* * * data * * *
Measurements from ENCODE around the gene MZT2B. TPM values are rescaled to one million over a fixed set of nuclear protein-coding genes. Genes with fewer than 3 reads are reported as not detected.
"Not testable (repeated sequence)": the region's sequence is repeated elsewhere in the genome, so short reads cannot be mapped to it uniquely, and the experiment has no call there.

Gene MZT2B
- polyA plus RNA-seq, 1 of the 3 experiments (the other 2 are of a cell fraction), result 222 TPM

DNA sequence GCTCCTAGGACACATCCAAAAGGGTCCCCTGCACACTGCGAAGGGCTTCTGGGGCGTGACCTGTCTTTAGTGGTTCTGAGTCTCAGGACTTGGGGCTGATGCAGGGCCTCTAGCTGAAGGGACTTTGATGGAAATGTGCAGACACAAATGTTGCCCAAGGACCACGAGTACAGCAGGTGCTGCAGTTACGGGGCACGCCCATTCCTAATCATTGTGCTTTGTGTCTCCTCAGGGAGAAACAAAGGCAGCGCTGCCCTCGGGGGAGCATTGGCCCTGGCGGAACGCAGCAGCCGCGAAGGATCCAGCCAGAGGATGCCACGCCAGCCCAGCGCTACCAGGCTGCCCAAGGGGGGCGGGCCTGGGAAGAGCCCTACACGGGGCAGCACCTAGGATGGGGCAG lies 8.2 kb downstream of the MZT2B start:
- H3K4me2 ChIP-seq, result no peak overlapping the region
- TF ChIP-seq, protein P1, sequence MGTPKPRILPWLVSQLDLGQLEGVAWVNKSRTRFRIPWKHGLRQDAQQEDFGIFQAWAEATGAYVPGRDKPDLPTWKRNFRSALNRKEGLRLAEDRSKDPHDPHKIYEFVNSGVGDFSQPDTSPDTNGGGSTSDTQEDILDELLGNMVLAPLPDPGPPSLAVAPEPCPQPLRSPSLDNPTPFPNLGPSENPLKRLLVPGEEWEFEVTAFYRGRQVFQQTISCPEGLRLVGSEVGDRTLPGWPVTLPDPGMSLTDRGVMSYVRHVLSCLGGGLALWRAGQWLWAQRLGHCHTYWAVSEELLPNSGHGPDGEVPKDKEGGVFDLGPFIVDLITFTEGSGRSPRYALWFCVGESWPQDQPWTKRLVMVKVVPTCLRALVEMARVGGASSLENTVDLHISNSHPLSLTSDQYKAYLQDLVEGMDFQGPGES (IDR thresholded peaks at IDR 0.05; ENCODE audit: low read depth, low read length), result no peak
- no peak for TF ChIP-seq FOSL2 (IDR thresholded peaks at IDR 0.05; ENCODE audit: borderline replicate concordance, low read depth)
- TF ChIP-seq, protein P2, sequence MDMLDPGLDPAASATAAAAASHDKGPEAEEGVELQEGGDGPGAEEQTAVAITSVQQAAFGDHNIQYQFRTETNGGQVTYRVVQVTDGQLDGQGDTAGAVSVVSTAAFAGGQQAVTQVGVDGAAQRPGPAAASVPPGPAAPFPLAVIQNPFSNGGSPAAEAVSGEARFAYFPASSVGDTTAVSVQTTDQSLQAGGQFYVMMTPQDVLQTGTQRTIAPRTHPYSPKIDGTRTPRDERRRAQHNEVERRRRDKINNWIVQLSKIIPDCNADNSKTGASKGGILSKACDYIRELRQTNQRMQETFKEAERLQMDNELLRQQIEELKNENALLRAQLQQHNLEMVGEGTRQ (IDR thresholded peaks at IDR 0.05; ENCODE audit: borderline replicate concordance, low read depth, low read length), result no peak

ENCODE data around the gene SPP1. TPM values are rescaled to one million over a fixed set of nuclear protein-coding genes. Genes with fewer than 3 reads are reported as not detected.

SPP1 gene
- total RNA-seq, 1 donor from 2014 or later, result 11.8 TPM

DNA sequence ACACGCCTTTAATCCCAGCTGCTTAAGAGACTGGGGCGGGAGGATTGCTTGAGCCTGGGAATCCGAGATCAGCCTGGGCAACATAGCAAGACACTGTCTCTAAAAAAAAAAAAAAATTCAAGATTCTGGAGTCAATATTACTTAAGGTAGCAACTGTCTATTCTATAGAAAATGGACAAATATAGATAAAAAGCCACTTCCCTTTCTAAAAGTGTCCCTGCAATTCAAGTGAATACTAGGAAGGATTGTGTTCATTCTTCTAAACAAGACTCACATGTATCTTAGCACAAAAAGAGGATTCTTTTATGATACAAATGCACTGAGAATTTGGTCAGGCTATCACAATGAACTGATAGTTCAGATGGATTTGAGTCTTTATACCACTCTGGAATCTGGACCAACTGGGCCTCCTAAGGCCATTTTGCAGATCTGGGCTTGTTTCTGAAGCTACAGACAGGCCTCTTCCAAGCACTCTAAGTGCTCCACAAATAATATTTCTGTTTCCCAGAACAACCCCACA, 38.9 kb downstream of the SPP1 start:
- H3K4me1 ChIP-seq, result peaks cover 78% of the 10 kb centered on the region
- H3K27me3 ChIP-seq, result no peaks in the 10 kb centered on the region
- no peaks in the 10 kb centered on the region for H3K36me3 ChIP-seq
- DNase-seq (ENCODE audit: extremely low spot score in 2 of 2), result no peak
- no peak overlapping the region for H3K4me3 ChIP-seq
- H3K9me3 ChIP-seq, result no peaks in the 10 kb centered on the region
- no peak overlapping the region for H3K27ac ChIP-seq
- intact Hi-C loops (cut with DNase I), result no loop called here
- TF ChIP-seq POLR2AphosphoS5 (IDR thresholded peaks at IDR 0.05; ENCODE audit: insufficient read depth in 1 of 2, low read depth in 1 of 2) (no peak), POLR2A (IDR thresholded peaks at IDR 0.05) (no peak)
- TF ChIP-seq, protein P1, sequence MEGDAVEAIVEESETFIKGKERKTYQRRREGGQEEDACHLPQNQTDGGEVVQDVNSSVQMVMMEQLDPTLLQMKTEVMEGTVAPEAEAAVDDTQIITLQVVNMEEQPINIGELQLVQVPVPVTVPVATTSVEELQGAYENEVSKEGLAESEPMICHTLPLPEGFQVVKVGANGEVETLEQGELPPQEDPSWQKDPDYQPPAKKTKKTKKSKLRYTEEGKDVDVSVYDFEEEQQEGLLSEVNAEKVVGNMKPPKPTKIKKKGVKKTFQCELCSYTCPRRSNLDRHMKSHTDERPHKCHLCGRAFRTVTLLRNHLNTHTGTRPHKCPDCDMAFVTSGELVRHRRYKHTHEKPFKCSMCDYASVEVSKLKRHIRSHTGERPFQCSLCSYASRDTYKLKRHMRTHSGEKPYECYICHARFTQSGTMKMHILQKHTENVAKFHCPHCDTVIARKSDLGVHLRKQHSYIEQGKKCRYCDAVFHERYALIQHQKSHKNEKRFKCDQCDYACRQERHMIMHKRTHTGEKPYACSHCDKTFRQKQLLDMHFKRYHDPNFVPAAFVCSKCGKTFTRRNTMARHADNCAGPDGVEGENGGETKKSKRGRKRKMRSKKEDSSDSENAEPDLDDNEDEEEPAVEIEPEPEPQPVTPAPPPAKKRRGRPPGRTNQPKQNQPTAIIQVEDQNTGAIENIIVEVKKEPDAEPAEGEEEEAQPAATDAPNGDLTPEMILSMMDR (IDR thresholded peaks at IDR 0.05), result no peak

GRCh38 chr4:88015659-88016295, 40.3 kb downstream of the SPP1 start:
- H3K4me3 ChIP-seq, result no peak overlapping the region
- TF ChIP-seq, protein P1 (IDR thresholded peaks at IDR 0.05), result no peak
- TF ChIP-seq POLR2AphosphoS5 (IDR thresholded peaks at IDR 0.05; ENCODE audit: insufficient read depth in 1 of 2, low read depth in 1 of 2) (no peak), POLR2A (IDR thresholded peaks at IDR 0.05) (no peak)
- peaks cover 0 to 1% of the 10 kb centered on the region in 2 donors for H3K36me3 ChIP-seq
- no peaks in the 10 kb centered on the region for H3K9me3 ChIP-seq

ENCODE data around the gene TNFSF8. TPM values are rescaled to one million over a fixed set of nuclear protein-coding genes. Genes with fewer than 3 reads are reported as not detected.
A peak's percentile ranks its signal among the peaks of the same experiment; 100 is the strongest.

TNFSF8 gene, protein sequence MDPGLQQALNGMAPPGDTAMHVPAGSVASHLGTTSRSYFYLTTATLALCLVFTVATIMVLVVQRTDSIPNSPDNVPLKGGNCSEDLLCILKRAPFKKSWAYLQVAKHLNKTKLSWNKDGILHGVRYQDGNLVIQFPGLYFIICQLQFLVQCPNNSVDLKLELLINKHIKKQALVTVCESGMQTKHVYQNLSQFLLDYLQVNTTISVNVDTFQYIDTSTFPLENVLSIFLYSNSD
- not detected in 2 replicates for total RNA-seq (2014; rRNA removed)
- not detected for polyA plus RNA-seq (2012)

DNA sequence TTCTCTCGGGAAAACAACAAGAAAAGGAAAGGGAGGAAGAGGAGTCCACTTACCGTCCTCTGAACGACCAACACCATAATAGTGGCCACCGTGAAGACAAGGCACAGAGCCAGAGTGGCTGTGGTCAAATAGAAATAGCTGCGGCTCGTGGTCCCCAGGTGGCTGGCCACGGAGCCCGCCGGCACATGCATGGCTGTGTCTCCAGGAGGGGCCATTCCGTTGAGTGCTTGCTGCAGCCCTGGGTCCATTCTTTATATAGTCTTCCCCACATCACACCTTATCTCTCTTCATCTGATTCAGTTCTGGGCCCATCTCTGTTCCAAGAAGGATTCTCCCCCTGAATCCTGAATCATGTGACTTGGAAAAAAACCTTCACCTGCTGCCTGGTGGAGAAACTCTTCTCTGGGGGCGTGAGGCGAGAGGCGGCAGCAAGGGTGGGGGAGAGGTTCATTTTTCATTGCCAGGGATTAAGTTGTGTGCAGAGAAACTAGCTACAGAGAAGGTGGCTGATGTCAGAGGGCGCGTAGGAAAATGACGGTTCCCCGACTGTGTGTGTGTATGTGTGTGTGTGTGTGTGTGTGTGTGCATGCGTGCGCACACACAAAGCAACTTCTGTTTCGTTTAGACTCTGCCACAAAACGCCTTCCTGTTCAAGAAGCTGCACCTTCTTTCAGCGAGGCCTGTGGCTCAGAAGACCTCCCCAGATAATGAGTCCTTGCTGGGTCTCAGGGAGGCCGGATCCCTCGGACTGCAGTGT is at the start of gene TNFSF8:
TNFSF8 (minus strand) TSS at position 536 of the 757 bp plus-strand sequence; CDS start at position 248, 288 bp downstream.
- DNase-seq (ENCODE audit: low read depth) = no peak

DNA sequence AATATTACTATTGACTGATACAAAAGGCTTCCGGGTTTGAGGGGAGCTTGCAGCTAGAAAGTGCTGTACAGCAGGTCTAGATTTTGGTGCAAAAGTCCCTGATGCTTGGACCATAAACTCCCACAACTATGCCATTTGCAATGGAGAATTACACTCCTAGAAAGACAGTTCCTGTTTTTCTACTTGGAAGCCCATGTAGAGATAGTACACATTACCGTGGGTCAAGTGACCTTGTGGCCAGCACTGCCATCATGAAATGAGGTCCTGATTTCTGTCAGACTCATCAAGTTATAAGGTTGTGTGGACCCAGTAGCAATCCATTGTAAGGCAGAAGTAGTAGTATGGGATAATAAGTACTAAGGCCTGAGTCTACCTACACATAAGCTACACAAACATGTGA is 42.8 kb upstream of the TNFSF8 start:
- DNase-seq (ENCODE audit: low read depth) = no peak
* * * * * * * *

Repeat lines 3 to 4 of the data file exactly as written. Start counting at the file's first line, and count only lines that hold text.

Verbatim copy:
Gene MZT2B
- polyA plus RNA-seq, 1 of the 3 experiments (the other 2 are of a cell fraction), result 222 TPM